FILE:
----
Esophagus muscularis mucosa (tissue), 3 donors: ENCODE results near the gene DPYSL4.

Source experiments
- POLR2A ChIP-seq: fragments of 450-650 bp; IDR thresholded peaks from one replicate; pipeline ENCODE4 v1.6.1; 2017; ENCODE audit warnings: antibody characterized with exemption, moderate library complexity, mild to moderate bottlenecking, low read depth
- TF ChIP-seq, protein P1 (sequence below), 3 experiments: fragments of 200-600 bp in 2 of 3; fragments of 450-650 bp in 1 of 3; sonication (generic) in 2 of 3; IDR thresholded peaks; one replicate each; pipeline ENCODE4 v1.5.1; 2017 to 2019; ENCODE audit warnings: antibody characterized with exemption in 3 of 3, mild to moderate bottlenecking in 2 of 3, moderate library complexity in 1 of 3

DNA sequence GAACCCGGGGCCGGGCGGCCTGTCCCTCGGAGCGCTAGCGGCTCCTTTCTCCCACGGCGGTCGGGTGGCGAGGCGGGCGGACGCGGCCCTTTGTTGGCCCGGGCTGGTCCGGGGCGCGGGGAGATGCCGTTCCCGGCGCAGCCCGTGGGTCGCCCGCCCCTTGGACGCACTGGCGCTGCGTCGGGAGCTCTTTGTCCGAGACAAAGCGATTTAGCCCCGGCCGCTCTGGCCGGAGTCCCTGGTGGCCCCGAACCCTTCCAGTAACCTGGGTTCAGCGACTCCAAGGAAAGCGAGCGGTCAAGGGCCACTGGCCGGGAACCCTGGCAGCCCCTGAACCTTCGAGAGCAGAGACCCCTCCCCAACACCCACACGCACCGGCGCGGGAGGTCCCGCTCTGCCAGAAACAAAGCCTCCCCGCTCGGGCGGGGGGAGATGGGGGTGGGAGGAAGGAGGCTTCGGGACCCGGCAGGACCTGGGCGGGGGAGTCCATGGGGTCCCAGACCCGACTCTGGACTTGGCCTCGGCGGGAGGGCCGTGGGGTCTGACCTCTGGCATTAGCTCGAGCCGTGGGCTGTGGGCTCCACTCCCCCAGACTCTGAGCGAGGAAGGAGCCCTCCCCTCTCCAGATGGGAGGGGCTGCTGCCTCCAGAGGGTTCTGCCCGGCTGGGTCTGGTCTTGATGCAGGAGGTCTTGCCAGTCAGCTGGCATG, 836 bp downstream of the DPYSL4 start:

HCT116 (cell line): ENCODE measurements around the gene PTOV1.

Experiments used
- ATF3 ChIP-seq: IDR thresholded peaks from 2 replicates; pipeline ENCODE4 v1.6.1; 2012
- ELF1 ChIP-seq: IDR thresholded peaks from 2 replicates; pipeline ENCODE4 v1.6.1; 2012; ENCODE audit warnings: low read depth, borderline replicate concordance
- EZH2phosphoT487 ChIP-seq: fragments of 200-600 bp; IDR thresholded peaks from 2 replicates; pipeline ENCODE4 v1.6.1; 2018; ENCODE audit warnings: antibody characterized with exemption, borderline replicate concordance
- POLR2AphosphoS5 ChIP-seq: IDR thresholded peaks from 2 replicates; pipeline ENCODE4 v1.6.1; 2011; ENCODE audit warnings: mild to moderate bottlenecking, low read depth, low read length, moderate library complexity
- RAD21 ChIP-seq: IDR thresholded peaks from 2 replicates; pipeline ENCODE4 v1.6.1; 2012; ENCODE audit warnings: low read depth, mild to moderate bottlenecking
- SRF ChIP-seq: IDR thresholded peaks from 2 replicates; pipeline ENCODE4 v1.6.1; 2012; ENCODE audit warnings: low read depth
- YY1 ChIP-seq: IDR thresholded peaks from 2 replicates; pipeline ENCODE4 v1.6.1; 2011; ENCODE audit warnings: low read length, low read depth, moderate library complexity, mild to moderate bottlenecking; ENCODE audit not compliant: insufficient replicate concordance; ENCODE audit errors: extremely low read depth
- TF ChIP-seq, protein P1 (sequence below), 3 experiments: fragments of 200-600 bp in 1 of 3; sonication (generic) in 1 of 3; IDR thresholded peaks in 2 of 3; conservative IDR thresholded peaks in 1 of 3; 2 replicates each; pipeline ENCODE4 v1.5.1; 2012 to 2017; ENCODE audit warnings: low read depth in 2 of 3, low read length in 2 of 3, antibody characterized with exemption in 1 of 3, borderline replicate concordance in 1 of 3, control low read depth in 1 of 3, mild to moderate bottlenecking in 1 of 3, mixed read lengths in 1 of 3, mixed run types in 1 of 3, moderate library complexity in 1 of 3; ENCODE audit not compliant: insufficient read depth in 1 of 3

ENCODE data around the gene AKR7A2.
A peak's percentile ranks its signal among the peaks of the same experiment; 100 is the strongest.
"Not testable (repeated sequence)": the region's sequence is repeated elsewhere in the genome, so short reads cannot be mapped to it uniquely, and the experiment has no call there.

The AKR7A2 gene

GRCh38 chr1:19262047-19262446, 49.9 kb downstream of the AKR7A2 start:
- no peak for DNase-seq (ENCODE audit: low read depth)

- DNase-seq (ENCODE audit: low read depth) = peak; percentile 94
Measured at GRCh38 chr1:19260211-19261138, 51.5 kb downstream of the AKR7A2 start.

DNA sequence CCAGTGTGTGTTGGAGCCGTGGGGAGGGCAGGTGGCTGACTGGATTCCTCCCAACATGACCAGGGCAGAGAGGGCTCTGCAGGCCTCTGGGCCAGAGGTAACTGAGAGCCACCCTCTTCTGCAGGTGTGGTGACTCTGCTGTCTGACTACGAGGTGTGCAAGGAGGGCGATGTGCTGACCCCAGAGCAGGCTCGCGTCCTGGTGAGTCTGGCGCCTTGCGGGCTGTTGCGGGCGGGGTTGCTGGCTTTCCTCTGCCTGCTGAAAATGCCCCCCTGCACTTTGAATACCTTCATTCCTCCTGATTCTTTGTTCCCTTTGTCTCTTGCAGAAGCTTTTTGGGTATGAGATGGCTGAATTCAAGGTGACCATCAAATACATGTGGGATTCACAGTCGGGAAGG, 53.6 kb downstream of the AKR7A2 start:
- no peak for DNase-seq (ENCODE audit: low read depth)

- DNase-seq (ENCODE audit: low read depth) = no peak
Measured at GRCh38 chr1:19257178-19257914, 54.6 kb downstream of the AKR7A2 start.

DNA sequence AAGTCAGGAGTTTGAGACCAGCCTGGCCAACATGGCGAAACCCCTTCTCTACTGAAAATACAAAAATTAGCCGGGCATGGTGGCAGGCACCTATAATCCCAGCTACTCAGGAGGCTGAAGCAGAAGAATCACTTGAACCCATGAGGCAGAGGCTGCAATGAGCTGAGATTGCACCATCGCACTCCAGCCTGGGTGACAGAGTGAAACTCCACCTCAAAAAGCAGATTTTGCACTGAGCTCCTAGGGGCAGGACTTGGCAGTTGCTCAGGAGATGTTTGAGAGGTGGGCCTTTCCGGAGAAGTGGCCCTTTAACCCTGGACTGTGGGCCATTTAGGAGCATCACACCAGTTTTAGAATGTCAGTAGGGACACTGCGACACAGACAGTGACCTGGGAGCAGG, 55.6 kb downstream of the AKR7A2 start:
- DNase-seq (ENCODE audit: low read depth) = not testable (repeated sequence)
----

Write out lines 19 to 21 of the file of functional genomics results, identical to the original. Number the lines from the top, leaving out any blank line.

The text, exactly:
The AKR7A2 gene

GRCh38 chr1:19262047-19262446, 49.9 kb downstream of the AKR7A2 start:
- no peak for DNase-seq (ENCODE audit: low read depth)